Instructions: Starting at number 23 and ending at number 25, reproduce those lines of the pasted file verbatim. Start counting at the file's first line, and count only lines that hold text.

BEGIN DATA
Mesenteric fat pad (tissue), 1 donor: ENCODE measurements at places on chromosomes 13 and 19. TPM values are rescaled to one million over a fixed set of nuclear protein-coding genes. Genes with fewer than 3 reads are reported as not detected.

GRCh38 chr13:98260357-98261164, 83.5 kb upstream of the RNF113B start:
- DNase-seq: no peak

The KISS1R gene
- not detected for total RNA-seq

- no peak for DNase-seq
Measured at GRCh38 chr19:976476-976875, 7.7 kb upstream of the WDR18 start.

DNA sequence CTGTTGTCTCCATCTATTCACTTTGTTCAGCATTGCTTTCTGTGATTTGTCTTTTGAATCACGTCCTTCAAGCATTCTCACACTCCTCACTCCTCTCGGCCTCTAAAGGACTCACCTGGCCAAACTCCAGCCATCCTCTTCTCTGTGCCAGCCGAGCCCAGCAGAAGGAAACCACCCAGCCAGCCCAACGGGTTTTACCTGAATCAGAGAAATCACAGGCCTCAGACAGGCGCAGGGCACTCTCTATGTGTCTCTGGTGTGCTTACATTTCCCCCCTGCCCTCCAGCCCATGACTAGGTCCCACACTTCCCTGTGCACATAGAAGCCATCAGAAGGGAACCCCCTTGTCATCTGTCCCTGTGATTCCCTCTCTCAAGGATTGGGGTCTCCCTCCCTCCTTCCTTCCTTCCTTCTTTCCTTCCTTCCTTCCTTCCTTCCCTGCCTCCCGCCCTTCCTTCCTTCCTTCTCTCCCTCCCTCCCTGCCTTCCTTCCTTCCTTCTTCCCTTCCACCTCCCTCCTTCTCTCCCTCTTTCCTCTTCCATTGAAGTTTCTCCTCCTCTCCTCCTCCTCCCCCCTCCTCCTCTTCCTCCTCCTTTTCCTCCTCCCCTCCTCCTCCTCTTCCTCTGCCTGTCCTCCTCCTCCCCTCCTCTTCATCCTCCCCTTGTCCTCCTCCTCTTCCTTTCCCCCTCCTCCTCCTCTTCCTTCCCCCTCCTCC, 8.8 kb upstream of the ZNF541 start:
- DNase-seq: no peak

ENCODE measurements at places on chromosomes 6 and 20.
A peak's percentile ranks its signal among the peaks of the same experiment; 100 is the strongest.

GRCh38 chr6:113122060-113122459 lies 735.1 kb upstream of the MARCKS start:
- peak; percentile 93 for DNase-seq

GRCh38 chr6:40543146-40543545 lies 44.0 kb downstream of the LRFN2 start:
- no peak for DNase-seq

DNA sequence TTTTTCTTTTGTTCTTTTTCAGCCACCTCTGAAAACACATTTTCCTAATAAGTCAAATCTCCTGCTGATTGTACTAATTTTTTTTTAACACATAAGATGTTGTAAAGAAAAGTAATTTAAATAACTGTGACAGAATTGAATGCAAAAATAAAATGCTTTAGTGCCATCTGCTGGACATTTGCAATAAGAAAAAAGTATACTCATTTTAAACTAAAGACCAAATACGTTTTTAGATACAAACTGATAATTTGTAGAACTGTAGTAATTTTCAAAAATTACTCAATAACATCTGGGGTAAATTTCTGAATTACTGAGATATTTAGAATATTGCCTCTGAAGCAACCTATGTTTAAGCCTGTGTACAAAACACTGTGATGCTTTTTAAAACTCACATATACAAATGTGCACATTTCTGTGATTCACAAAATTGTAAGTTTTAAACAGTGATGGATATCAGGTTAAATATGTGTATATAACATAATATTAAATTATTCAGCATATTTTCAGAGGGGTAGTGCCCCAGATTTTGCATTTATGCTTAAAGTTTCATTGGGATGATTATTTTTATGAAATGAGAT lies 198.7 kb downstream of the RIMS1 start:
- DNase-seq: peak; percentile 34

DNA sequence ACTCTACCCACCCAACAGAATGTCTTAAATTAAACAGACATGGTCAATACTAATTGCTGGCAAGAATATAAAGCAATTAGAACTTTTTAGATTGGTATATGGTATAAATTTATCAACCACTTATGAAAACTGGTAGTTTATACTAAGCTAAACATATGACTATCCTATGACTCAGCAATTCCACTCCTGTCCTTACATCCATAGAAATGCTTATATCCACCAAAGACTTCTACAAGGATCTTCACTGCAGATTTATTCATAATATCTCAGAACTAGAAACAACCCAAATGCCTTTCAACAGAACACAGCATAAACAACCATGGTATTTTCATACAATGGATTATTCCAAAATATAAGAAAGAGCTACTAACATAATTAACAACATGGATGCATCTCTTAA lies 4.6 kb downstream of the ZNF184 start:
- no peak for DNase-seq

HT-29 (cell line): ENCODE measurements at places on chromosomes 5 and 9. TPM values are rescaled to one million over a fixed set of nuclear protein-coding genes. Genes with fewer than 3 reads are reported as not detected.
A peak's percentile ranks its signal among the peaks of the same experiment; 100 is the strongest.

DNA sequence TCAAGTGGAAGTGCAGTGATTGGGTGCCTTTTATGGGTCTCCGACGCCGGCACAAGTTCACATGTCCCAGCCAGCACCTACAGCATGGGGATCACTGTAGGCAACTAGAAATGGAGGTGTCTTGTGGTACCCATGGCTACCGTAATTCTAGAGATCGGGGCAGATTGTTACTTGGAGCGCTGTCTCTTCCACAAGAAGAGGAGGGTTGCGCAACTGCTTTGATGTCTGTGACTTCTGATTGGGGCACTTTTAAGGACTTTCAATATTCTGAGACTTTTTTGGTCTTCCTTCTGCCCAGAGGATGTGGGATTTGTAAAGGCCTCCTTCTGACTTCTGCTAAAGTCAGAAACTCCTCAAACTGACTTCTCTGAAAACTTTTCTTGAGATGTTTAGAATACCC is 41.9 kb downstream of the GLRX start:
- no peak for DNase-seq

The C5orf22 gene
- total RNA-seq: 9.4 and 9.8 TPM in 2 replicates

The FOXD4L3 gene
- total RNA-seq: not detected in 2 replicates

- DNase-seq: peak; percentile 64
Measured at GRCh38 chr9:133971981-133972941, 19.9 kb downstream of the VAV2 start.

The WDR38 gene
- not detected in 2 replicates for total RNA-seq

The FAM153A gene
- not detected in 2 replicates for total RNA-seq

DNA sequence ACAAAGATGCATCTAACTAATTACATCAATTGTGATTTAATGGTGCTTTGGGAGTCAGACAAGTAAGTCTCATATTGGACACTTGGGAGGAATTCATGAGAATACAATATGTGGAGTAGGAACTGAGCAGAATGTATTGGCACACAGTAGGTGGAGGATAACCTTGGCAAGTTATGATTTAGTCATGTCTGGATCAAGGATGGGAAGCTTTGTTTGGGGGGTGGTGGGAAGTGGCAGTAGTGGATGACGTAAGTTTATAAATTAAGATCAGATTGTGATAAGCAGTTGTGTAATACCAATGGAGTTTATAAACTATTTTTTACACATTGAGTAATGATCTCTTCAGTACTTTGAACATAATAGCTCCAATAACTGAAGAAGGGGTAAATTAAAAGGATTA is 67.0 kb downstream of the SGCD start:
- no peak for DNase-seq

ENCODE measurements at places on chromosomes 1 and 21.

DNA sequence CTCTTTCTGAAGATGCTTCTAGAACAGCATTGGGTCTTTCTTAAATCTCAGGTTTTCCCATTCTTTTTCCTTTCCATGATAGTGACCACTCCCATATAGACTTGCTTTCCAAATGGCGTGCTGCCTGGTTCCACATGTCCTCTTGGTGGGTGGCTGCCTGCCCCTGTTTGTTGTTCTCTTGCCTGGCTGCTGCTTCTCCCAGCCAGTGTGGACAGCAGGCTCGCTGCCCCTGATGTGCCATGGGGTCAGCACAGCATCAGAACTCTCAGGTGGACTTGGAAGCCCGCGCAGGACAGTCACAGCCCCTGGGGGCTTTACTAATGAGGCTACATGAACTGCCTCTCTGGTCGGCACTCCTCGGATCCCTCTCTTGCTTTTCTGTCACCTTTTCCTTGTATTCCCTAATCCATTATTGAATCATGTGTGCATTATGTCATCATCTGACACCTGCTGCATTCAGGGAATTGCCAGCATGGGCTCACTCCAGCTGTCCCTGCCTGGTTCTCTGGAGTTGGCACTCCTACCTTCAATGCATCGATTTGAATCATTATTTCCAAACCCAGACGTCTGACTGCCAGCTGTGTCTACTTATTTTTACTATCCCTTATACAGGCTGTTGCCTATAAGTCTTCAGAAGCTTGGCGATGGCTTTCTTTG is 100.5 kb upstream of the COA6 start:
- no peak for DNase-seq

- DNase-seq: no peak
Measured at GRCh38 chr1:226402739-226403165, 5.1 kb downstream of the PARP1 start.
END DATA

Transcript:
- no peak for DNase-seq

The C5orf22 gene
- total RNA-seq: 9.4 and 9.8 TPM in 2 replicates